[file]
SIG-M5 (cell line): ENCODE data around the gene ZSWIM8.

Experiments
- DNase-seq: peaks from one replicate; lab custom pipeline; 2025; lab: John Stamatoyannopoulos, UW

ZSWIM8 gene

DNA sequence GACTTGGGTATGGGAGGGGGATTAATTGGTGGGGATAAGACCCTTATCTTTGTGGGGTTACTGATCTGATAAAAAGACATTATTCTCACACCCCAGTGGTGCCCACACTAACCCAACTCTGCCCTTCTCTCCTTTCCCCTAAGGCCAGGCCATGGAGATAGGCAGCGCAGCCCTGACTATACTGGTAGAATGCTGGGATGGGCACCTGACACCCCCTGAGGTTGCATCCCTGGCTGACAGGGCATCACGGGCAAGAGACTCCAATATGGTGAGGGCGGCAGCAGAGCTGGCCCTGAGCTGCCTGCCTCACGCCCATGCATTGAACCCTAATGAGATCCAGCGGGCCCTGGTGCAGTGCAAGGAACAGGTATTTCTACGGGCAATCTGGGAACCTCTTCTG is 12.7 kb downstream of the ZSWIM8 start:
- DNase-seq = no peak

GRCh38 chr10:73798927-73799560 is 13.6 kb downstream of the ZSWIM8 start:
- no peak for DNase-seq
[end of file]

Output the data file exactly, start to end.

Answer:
SIG-M5 (cell line): ENCODE data around the gene ZSWIM8.

Experiments
- DNase-seq: peaks from one replicate; lab custom pipeline; 2025; lab: John Stamatoyannopoulos, UW

ZSWIM8 gene

DNA sequence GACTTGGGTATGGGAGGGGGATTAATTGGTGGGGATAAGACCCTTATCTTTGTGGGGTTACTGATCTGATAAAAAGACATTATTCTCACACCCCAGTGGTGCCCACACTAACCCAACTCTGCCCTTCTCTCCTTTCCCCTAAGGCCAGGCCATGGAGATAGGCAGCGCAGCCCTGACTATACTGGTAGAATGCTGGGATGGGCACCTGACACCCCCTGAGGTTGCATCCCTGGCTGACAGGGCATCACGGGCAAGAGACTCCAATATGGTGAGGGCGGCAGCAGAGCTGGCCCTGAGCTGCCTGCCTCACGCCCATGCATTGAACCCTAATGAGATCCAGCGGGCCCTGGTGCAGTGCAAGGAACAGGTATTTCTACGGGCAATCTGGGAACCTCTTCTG is 12.7 kb downstream of the ZSWIM8 start:
- DNase-seq = no peak

GRCh38 chr10:73798927-73799560 is 13.6 kb downstream of the ZSWIM8 start:
- no peak for DNase-seq